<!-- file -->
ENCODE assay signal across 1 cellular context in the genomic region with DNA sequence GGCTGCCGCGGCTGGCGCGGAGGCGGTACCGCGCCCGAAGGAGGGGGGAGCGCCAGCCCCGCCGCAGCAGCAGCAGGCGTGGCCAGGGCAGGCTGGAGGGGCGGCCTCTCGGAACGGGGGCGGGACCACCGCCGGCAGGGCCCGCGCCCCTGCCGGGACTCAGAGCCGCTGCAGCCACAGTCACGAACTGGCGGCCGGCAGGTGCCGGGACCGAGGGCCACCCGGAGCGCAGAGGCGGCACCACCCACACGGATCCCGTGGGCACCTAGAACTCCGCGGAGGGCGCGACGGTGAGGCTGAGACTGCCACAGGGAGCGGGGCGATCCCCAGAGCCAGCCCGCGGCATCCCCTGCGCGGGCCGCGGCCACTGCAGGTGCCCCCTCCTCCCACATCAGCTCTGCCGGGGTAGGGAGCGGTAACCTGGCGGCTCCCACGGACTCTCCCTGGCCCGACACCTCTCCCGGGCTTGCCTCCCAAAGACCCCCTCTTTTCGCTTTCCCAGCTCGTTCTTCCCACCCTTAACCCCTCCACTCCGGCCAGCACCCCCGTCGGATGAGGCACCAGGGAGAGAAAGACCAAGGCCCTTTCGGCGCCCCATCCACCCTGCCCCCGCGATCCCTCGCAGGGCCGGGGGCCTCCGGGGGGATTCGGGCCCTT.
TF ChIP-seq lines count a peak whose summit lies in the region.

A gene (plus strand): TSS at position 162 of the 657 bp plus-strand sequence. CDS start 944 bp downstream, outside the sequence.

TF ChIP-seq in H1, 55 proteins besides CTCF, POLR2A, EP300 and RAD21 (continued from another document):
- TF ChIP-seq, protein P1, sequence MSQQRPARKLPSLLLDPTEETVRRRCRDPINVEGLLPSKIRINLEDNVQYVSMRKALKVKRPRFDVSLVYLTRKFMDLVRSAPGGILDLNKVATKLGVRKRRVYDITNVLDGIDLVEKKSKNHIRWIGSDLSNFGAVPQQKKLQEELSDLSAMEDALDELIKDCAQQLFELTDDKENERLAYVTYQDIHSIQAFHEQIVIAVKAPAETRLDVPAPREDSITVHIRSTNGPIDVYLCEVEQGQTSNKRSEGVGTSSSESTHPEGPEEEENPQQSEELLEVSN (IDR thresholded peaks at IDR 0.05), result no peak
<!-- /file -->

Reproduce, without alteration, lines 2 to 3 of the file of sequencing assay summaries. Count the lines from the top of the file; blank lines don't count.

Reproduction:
TF ChIP-seq lines count a peak whose summit lies in the region.

A gene (plus strand): TSS at position 162 of the 657 bp plus-strand sequence. CDS start 944 bp downstream, outside the sequence.